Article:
But this is banal because it's not unique to mathematics; in fact it's universal. In engineering disciplines, for example, we're always trying to design systems that are out at the limits of our abilities. Maybe we're trying to design a bridge that is the longest or the biggest bridge ever. That's hard. But say we only need a small bridge. Then we'll try to design the cheapest small bridge we can, and that's hard too.

This is also the essential reason why there are no feasible get-rich-quick schemes: For any value of x, if x were easy, everyone would do it. Consider, for example, the immense competition that now exists in the field of advance fee fraud. Anyone wanting to make a living at this will have to be prepared to work extremely hard.

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[User Picture]From: pozorvlak
2008-06-20 01:45 pm (UTC)

Re: On the difficulty of mathematics

I think I was reaching for that with my first point, but you've expressed it much more clearly than me. So, I only think mathematics is hard because I haven't tried to do anything else to the same level?

It's an interesting thought: is the difficulty of doing original work in field X truly independent of X? Is it as hard to be a really good beautician as it is to be a really good mathematician? How do you even measure that, given people's varying talents?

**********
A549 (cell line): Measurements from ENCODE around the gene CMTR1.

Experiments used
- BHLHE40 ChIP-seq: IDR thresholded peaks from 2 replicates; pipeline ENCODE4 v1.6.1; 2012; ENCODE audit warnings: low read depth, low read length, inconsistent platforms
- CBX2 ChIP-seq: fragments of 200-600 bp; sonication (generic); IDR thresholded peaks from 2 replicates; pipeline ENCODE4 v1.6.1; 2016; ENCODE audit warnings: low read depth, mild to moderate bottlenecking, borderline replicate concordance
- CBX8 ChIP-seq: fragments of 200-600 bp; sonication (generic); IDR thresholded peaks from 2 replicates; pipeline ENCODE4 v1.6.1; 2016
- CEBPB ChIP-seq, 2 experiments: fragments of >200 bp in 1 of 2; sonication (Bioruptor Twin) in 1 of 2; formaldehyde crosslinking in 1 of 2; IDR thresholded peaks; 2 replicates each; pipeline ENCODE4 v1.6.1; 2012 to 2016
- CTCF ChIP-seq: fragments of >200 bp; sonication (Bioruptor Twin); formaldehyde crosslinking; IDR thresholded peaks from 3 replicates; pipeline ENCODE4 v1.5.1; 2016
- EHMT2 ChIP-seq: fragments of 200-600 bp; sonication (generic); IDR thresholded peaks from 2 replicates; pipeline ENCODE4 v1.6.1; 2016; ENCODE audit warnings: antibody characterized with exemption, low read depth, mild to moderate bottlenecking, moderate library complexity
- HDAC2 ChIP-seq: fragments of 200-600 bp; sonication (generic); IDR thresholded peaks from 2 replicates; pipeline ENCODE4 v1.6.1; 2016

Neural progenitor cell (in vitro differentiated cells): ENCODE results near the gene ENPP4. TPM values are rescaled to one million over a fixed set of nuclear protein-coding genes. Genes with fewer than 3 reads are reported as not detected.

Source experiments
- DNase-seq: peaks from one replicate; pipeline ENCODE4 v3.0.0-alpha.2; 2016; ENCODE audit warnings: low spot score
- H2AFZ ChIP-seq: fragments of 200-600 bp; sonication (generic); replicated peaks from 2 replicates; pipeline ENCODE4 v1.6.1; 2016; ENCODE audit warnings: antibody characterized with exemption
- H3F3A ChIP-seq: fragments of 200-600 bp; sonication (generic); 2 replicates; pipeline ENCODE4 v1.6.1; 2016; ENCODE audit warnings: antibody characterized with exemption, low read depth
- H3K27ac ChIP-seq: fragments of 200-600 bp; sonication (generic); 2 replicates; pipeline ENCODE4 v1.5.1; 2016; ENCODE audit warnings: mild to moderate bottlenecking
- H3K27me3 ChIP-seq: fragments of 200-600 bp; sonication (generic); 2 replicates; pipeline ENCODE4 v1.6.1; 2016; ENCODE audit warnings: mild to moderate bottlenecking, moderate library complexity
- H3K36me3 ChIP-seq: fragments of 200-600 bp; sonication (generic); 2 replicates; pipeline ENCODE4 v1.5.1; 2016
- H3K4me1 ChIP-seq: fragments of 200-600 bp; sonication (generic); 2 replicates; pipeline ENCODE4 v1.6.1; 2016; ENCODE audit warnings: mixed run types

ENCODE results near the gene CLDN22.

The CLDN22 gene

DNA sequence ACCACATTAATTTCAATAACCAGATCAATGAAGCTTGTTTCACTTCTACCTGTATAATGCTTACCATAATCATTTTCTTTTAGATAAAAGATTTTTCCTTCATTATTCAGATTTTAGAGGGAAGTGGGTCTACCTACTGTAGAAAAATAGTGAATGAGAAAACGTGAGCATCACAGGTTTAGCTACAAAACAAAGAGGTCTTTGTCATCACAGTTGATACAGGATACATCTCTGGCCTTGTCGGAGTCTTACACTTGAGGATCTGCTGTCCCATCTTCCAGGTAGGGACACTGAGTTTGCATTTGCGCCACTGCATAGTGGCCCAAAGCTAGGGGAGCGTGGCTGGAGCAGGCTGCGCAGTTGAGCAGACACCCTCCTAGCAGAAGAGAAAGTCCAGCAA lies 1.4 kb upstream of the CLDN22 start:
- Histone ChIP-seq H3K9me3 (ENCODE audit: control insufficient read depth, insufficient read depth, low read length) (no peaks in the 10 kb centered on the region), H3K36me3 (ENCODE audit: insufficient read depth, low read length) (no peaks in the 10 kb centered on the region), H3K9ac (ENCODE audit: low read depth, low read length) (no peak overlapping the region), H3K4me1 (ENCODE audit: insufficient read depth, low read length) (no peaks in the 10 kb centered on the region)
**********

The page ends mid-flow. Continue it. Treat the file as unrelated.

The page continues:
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[User Picture]From: oedipamaas49
2008-06-28 10:30 am (UTC)
Unrelatedly - I've just added you as a friend, because you write lots of interesting posts. Don't worry, we don't know each other, and I will go away if for some reason you want me to.
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[User Picture]From: asakiyume
2008-11-21 05:22 am (UTC)
I came to your post by most mysterious means, but I must say, I love your initial classifications.
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[User Picture]From: pozorvlak
2008-11-27 07:22 pm (UTC)
Glad to be of service :-)